If you heat up the bad examples of the Grim Genre (or The Heavy Smokers, my two nicknames for the genre) you'll burn off the lighter materials and be left with the synth-oud skeleton in short order. I've tried them on some hot, sweaty days and in the end I was left smelling like shit. Literally. I recently basted myself in Anubis and went for a hike in the desert. The gasoline-jasmine bloomed, the incense was shot through with a smoky breeze and the drydown made me want to lick myself. While dense and smoky, Anubis is also ambery, leathery and nuanced. Quite the opposite of the grim synth-ouds, Anubis is built for skin. The floral connection to Salome helped me see Anubis in a different light and I did another Anubis-hike the next day. A little Anubis goes a long way and a less concentrated dose (ie. sprayed from a distance) helps the layers unfold more evenly. It's less smoky but more resinous this way. The gasoline-floral quality, my favorite aspect of Anubis, rises more clearly to the surface.
Whether I was right or wrong in my initial take on Anubis is something for me to keep in mind, but the bigger point is that a well considered perfume can make you work for your pleasure. Taking a risk, targeting a small audience, polarizing your audience. Ambiguity. Marketing theory might tell you that these are guidelines for failure. I disagree entirely and apparently, thank god, so does Liz Moores.
Moores took the risk of making a perfume that polarizes her potential buyers. But she also created a perfume that I came back to over the period of a year or so. In the end, she won me over.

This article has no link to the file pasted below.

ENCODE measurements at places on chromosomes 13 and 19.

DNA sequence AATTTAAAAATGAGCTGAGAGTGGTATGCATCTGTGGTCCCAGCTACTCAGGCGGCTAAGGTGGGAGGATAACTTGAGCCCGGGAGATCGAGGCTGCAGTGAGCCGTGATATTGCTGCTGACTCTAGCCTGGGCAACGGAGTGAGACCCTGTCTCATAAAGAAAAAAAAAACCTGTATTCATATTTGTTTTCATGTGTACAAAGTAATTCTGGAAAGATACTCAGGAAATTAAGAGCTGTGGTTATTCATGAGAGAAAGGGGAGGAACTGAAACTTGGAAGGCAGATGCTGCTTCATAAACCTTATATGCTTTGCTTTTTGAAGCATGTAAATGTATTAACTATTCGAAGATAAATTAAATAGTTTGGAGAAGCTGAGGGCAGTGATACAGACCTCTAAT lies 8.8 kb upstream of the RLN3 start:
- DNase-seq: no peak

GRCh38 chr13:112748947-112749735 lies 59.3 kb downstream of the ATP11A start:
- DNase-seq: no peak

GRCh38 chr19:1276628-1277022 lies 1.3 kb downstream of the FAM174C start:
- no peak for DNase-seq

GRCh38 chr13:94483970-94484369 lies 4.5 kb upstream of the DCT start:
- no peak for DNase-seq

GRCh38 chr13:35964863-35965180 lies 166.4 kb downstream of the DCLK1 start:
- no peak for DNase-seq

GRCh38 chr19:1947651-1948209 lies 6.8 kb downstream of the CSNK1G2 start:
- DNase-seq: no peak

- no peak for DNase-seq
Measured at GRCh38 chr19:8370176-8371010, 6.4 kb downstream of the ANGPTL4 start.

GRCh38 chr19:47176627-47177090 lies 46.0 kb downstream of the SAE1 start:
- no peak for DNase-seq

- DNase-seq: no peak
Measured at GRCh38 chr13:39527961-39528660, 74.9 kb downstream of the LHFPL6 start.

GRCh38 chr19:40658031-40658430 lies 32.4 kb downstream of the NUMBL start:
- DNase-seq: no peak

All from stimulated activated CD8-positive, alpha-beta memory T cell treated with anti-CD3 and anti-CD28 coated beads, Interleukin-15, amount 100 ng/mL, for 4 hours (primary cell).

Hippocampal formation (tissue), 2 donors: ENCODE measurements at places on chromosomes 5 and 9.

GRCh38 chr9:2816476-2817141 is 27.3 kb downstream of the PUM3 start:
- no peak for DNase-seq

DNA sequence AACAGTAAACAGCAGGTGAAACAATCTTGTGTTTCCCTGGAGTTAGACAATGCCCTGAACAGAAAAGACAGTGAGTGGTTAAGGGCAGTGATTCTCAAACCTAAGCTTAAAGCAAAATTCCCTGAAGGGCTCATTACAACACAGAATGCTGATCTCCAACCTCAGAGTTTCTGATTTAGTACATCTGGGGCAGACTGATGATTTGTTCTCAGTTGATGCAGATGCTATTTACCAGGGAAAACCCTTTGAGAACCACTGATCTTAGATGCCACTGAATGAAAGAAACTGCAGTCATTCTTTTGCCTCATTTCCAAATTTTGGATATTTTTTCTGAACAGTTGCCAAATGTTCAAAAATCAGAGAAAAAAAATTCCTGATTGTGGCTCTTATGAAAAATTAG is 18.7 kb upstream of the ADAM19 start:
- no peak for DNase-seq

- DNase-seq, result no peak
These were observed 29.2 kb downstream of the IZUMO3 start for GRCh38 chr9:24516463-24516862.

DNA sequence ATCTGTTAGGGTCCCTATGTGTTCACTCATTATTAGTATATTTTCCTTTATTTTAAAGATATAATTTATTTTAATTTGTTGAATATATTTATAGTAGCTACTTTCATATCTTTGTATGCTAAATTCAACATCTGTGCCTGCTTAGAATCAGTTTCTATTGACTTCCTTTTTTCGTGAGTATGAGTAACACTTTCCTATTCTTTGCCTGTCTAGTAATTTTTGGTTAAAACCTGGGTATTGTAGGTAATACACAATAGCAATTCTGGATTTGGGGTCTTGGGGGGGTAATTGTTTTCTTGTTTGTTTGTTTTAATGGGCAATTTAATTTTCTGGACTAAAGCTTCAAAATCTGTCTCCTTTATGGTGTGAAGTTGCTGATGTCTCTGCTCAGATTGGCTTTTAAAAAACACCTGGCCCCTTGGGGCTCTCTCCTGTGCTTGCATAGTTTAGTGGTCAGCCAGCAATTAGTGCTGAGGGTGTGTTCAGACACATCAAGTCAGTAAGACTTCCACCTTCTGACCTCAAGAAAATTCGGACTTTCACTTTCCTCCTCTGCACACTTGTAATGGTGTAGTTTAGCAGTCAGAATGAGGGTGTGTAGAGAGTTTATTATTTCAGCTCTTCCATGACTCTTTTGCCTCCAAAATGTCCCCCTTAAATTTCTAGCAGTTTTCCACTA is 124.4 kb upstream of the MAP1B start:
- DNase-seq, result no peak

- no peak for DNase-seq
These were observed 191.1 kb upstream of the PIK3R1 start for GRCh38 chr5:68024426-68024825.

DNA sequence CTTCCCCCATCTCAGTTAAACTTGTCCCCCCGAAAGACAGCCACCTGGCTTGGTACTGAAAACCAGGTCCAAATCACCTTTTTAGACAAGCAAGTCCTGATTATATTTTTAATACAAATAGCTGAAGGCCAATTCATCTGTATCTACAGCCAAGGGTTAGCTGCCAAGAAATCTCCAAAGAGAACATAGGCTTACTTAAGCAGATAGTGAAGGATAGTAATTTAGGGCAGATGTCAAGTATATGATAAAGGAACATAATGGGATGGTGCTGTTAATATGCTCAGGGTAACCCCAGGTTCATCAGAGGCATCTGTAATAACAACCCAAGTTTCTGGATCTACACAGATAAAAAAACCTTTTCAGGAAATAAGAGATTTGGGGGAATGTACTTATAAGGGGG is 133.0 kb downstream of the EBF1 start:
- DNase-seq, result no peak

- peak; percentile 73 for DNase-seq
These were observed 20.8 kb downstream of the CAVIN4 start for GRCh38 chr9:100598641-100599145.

The leather is that if a freshly polished shoe - I sampled is after applying Saphir to my shoes and the scent was a seamless continuation of my morning activity. The incense is darkish but not brooding or somber. I can see the similarity with Cuir Ottoman; Knize 10 has much more gasoline, TF's Tuscan Leather is heavier and a bit sweeter and Anubis has a dark lavender undertones that singles it out amongst the leather crowd.
The other component that develops in the drydown is a fairly well done saffron - unusually dark with a touch of rooty earthiness - just a touch; this is not a brighter saffron à la Sultan Safran. Flowery hints - immortelle mainly - come and go, but the leather remains until the end.
And this end does not come soon: moderate sillage, very good projection and the longevity - sixteen long hours - this is truly tremendous staying power!
Indeed a nice and powerful olfactory winter warmer, well executed albeit not a beacon of creativity. Still - a good scent. 3.25/5.